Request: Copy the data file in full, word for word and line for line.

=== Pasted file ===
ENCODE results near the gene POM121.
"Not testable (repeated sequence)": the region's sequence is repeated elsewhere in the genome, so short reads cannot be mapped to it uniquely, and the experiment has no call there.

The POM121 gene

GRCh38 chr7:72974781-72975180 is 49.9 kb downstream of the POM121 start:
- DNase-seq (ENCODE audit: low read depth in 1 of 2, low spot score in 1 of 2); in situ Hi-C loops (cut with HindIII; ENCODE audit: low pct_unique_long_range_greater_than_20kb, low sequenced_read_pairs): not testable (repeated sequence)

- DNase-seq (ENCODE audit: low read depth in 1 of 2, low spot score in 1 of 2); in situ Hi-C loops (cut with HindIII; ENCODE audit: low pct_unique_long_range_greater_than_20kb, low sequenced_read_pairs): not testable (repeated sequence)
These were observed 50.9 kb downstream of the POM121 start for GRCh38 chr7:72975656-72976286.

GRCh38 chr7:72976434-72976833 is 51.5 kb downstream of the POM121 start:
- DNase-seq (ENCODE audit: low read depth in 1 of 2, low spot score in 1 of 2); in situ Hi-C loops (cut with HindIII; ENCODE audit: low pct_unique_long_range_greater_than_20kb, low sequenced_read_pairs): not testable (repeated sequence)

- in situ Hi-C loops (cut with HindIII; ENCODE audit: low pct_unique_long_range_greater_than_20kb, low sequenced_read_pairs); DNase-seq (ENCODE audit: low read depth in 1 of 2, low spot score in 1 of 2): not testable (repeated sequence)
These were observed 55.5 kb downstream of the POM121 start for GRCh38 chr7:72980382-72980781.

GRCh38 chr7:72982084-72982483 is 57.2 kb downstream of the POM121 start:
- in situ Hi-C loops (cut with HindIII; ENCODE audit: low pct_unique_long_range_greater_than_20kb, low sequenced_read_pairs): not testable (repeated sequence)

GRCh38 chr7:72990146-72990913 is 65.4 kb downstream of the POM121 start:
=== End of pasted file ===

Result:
ENCODE results near the gene POM121.
"Not testable (repeated sequence)": the region's sequence is repeated elsewhere in the genome, so short reads cannot be mapped to it uniquely, and the experiment has no call there.

The POM121 gene

GRCh38 chr7:72974781-72975180 is 49.9 kb downstream of the POM121 start:
- DNase-seq (ENCODE audit: low read depth in 1 of 2, low spot score in 1 of 2); in situ Hi-C loops (cut with HindIII; ENCODE audit: low pct_unique_long_range_greater_than_20kb, low sequenced_read_pairs): not testable (repeated sequence)

- DNase-seq (ENCODE audit: low read depth in 1 of 2, low spot score in 1 of 2); in situ Hi-C loops (cut with HindIII; ENCODE audit: low pct_unique_long_range_greater_than_20kb, low sequenced_read_pairs): not testable (repeated sequence)
These were observed 50.9 kb downstream of the POM121 start for GRCh38 chr7:72975656-72976286.

GRCh38 chr7:72976434-72976833 is 51.5 kb downstream of the POM121 start:
- DNase-seq (ENCODE audit: low read depth in 1 of 2, low spot score in 1 of 2); in situ Hi-C loops (cut with HindIII; ENCODE audit: low pct_unique_long_range_greater_than_20kb, low sequenced_read_pairs): not testable (repeated sequence)

- in situ Hi-C loops (cut with HindIII; ENCODE audit: low pct_unique_long_range_greater_than_20kb, low sequenced_read_pairs); DNase-seq (ENCODE audit: low read depth in 1 of 2, low spot score in 1 of 2): not testable (repeated sequence)
These were observed 55.5 kb downstream of the POM121 start for GRCh38 chr7:72980382-72980781.

GRCh38 chr7:72982084-72982483 is 57.2 kb downstream of the POM121 start:
- in situ Hi-C loops (cut with HindIII; ENCODE audit: low pct_unique_long_range_greater_than_20kb, low sequenced_read_pairs): not testable (repeated sequence)

GRCh38 chr7:72990146-72990913 is 65.4 kb downstream of the POM121 start: